Unlike many other types of CDM activities, industrial gas abatement projects incur ongoing costs. And the only revenue they accrue is from the sale of emission reduction certificates. If this revenue fails to materialise in times of a collapsed carbon market, the abatement activities are at risk of being stalled. The resulting damage to the climate would be tremendous. Against this backdrop, the German Federal Environment Ministry (BMU) funds the project “Options for Continuing GHG Abatement from CDM and JI Industrial Gas Projects” which focuses on the three project types with the greatest greenhouse gas (GHG) reduction potential: HFC-23 emissions from HFC-22 production, N20 emissions from adipic acid production and N20 emissions from nitric acid production.
The project team, consisting of the Öko-Institut and Ecofys, first analysed the most important project types under the CDM and JI mechanisms in order to assess whether their mitigation activities were at immediate risk of being stalled due to the low market prices. In a second step, the emission reduction potential of industrial gas projects and their potential for generating emissions certificates were estimated for the period 2013 to 2030.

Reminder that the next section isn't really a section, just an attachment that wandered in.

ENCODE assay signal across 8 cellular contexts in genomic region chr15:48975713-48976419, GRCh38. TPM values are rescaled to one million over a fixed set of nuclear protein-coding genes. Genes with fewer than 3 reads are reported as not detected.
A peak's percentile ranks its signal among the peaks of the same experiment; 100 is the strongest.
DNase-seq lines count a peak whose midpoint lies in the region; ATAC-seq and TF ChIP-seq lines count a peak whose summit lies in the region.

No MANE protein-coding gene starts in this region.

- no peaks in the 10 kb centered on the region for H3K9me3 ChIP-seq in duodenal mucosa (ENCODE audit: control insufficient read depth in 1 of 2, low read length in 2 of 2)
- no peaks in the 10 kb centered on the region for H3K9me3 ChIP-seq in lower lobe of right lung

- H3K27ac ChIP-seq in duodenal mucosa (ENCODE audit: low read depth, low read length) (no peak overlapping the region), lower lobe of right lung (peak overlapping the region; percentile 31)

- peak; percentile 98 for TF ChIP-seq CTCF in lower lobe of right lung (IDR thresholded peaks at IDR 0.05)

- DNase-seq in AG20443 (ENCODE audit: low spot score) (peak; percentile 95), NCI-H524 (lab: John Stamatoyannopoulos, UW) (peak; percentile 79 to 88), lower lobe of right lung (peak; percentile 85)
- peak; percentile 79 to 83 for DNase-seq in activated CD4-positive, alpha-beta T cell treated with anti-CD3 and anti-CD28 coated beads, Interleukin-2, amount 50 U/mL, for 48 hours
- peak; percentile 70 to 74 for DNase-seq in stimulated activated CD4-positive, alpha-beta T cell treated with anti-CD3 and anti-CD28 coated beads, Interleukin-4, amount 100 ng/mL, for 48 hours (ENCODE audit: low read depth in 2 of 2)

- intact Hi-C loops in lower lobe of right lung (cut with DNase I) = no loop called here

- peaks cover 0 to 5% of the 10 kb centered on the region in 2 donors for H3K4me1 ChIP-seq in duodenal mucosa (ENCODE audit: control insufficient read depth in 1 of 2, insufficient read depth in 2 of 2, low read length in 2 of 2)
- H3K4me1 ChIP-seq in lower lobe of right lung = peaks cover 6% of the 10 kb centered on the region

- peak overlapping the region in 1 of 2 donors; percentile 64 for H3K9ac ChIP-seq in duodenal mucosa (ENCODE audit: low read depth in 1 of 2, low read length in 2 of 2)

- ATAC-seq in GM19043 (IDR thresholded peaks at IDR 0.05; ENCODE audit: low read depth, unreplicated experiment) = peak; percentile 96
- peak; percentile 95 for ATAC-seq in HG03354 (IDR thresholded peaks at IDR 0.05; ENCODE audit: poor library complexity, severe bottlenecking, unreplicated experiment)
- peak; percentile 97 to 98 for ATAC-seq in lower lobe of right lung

The findings of the study indicate that most project types are not at immediate risk. The risk, however, is considerably higher for industrial gas projects.
As regards the emission reduction potential, around one half of the estimated emission reductions could be achieved with HFC-23 abatement projects. Approximately one-third of the estimated potential falls to N2O emissions from adipic acid production and the rest to N2O from nitric acid production. Over the period in question, savings of around 7.5 gigatonnes of carbon dioxide equivalents (CO2e) could be achieved.
The authors recommend finding a long-term solution which also addresses emissions from new facilities, either through regulation or integration into national emissions trading schemes. The industrialised countries could, in addition, provide short-term support to enable continuation and, where appropriate, an extension of projects to abate industrial gas.
Role of BMU: Research funding
Lifecycle: 2013 - 2014
Implementation: Öko-Institut e.V.
Other Organisations Involved: Ecofys Germany
Further Information: Report
Contact: Lambert Schneider, firstname.lastname@example.org